At our January meeting, a member of my CEO forum told the group that partnering is high on her list for 2010. She’s decided that the right partnership vehicle will propel her to this year’s financial goal.
Pam is a market research specialist, with solid clients in the life sciences industry. She’d like to have more presence in high tech, but needs a way to get there. Pam is acquainted with another marketing specialist who has a good roster of high tech clients. The two are now in early stage partnership exploration talks. Maybe they can figure out a way to team up and increase traction in both industries?
As luck would have it, Pam has learned of an upcoming conference that will address partnership, joint venture and collaboration options, strategies and methods to make the arrangement beneficial to all parties, including clients. She plans to attend.
Very soon, I plan to approach Pam about the possibility of adding early stage product and market development for life sciences products to her array of services. Could this give her yet another useful competitive advantage? I will first visit her website and confirm that she does not already have that base covered. Then I will ask if she feels that addressing the prospects for early stage products might be a good fit for her business and interest level.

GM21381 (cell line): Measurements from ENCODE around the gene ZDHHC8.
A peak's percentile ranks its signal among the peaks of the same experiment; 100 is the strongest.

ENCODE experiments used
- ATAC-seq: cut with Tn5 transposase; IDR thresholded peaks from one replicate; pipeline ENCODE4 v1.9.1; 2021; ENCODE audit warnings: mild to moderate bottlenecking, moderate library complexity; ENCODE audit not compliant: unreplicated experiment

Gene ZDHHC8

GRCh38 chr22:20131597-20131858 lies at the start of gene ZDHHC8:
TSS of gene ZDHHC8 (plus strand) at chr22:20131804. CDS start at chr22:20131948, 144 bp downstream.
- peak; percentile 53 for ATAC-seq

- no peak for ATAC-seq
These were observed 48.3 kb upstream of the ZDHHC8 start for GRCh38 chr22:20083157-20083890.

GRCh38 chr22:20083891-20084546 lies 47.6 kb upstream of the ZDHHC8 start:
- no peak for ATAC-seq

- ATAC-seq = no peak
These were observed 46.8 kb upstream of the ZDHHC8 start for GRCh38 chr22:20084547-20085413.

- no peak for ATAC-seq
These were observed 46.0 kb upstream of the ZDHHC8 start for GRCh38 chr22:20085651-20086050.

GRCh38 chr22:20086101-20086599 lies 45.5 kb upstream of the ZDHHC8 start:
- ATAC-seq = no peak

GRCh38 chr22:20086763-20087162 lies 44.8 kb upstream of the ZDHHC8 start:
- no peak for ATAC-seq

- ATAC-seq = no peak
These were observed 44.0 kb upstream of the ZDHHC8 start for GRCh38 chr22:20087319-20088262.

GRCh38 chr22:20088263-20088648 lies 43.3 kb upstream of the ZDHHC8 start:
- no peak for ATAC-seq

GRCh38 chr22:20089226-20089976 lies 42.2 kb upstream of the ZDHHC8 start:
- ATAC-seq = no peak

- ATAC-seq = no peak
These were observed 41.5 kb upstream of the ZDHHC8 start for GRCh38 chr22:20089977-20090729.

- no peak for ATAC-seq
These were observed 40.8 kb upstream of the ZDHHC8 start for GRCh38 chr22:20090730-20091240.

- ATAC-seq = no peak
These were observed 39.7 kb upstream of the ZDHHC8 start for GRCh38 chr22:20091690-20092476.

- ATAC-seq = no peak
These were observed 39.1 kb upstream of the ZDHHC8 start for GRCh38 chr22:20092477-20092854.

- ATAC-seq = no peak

If Pam gives the go-ahead, I will introduce her to Regina, who guides biotech, medical device and pharmaceutical companies as they sort through which of their exciting newly patented products has the best potential for success.
So you see, a form of mergers (and even acquisitions) can apply to Freelancers and small business owners. This dance is not only for the Fortune 1000. In fact, many of us have done this for years. General contractors often form partnerships or joint ventures with real estate developers and structural engineers when they come together to work on one building project or several.
Event planners (my first business venture, BTW) must collaborate with caterers, florists, limo companies, photographers, etc. in order to pull together a project. Over time, one develops a list of preferred vendors for these services. Sometimes, the parties will join forces and form a legal partnership. Wedding event specialists and bridal shops are known for this practice.
Teaming up with someone who has complementary business skills can open many doors and can be an excellent way to gain market share and opportunities to work within industries where one has not gone before. It is possible to greatly enhance your company’s appeal to current and potential clients.
More on partnerships next week,